With both DOL and Brexit, most insurers realized they couldn’t afford to simply sit back and see how the debate over implementation turned out before adapting to the emerging regulatory environment. In response to the DOL fiduciary rule, many companies changed their products, compensation arrangements, and distribution systems. The same dynamic is at work in the post-Brexit scramble, as UK insurers make substantial investments to open new companies in EU safe havens, move and/or hire people to staff their new facilities, as well as change standard operating procedures and even fundamental business models.
The point is that no matter how the various battles over the particulars of Brexit are resolved, the insurance landscape is already being significantly and perhaps permanently altered. But is that necessarily a bad thing? Disruption is rarely painless or without casualties. Yet the changes being prompted by Brexit might turn out to be an opportunity if those who are being displaced seize the moment to reinvent themselves.
Consider the future of Lloyd’s following Brexit. The 329-year-old insurance marketplace has already taken steps to adapt by setting up a base in Brussels that it plans to have operational in time for January 2019 renewals.5 However, thinking bigger picture, might Brexit be the catalyst to prompt Lloyd’s to relaunch as a more virtual market down the road? How big of a deal is having a physical center in a digital age? Lloyd’s has already long since untethered itself financially from its London base in terms of capital sources, yet in many regards remains physically and psychologically tied to its historic London roots. Perhaps Brexit could change that mindset in a fundamental way.
The same opportunity could present itself to other UK carriers forced by Brexit to find a new base of operation. Typically, when someone moves to a new home, they throw out a lot of stuff that was taking up space in their former abode but ended up being not worth keeping. They often upgrade their furniture and appliances and establish new routines. Setting up shop in locations across Europe could very well inject new blood, improved technology, greater diversity, and renewed energy into an insurer.
With both the US Department of Labor fiduciary rule for those selling retirement products and Brexit, most insurers realized they couldn’t afford to simply sit back and see how the debate over implementation turned out before adapting to the emerging regulatory environment.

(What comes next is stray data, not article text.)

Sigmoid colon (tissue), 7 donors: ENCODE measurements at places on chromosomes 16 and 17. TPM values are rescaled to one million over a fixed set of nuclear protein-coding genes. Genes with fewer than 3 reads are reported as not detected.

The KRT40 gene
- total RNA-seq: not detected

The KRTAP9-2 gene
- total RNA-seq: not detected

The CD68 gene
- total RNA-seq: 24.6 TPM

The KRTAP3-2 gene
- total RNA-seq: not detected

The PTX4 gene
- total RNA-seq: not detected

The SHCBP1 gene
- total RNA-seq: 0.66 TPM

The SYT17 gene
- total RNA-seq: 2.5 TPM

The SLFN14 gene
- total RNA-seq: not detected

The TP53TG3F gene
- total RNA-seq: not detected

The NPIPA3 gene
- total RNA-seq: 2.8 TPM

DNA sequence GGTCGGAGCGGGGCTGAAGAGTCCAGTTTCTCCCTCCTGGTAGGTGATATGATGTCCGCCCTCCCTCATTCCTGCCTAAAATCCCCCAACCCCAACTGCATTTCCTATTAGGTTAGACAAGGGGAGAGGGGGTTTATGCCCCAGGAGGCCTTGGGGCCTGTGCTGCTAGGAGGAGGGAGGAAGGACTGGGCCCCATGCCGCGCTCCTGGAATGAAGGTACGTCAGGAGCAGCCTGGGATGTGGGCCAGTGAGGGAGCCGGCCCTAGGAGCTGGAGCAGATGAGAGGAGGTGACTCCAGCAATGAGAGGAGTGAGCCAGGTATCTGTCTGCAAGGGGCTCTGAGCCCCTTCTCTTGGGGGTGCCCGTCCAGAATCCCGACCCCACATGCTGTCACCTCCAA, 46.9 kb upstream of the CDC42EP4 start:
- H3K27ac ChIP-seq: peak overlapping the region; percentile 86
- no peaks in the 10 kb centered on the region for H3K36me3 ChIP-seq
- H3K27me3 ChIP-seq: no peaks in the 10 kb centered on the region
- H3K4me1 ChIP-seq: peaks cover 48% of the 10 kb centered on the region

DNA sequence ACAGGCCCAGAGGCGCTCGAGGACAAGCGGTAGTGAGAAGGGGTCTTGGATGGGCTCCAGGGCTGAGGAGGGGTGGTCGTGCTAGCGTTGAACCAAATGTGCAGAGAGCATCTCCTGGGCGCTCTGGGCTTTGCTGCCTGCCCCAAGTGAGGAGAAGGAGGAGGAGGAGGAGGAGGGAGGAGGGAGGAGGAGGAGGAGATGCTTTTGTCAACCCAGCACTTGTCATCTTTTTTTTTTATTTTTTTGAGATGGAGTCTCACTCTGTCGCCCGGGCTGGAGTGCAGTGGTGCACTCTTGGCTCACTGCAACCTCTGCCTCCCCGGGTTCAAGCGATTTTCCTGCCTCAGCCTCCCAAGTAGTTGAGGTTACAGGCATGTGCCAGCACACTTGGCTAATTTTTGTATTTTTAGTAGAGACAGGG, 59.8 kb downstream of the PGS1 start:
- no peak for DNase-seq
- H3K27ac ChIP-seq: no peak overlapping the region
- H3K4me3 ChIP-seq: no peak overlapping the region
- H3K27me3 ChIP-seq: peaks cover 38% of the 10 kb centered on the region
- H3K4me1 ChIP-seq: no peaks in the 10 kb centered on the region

Planning for a post-Brexit world
As we dive deeper into the nitty-gritty details of how UK insurers will manage long-term in a reshaped European Union, the European and global insurance markets will likely never be the same regardless of what the political leaders ultimately decide to do. That doesn’t mean it’s going to be worse (or better) for insurers and consumers—just different. Whether the differences are positive or negative is very much within the control of insurers being forced to move now.
As carriers make their post-Brexit plans and get ready to implement them, they should remember that insurance is a fungible resource. Wherever insurers call home, they will need to be more innovative, nimble, flexible, efficient, and responsive to evolving technologies, societal trends, and consumer demands, which know no boundaries.
1 Press release, “Lloyd’s to Open EU Insurance Company in Brussels,” March 30, 2017
2 Carrier Management, “A British EU Exit Could Kill 34,000 London Jobs, IUA Warns,” June 3, 2016
3 Press release, “Brexit poses a grave threat to London insurance jobs and businesses, market leaders declare,” International Underwriting Association of London, June 3, 2016
4 Andrew N. Mais, “Brexit: What now for US insurers?” Deloitte Center for Financial Services, June 2016
5 Press release, “Lloyd’s to Open EU Insurance Company in Brussels,” March 30, 2017
QuickLook is a weekly blog from the Deloitte Center for Financial Services about technology, innovation, growth, regulation, and other challenges facing the industry. The views expressed in this blog are those of the blogger and not official statements by Deloitte or any of its affiliates or member firms.